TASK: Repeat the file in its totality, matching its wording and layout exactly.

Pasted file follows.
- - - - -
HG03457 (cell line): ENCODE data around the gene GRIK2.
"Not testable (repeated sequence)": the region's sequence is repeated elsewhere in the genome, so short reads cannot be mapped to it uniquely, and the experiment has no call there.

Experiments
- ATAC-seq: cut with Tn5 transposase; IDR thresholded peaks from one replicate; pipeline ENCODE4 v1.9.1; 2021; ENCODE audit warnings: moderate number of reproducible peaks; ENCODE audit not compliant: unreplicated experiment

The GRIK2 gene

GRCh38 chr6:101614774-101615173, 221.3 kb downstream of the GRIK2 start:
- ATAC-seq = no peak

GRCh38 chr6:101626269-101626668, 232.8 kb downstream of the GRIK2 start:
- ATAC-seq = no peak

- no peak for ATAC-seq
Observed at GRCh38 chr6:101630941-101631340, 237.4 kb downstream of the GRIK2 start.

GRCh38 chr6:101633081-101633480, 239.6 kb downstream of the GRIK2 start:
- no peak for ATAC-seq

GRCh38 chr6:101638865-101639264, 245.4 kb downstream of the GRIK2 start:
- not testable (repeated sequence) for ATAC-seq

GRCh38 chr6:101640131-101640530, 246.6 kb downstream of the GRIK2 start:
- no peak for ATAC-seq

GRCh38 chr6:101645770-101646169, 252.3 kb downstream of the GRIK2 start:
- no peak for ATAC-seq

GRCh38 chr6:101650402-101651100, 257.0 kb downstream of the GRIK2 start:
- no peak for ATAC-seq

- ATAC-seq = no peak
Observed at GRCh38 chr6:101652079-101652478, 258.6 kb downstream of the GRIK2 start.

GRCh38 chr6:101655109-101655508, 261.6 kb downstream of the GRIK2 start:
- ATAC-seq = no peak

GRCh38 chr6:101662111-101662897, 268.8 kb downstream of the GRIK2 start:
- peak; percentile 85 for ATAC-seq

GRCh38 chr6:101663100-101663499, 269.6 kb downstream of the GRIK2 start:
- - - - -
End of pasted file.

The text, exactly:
HG03457 (cell line): ENCODE data around the gene GRIK2.
"Not testable (repeated sequence)": the region's sequence is repeated elsewhere in the genome, so short reads cannot be mapped to it uniquely, and the experiment has no call there.

Experiments
- ATAC-seq: cut with Tn5 transposase; IDR thresholded peaks from one replicate; pipeline ENCODE4 v1.9.1; 2021; ENCODE audit warnings: moderate number of reproducible peaks; ENCODE audit not compliant: unreplicated experiment

The GRIK2 gene

GRCh38 chr6:101614774-101615173, 221.3 kb downstream of the GRIK2 start:
- ATAC-seq = no peak

GRCh38 chr6:101626269-101626668, 232.8 kb downstream of the GRIK2 start:
- ATAC-seq = no peak

- no peak for ATAC-seq
Observed at GRCh38 chr6:101630941-101631340, 237.4 kb downstream of the GRIK2 start.

GRCh38 chr6:101633081-101633480, 239.6 kb downstream of the GRIK2 start:
- no peak for ATAC-seq

GRCh38 chr6:101638865-101639264, 245.4 kb downstream of the GRIK2 start:
- not testable (repeated sequence) for ATAC-seq

GRCh38 chr6:101640131-101640530, 246.6 kb downstream of the GRIK2 start:
- no peak for ATAC-seq

GRCh38 chr6:101645770-101646169, 252.3 kb downstream of the GRIK2 start:
- no peak for ATAC-seq

GRCh38 chr6:101650402-101651100, 257.0 kb downstream of the GRIK2 start:
- no peak for ATAC-seq

- ATAC-seq = no peak
Observed at GRCh38 chr6:101652079-101652478, 258.6 kb downstream of the GRIK2 start.

GRCh38 chr6:101655109-101655508, 261.6 kb downstream of the GRIK2 start:
- ATAC-seq = no peak

GRCh38 chr6:101662111-101662897, 268.8 kb downstream of the GRIK2 start:
- peak; percentile 85 for ATAC-seq

GRCh38 chr6:101663100-101663499, 269.6 kb downstream of the GRIK2 start: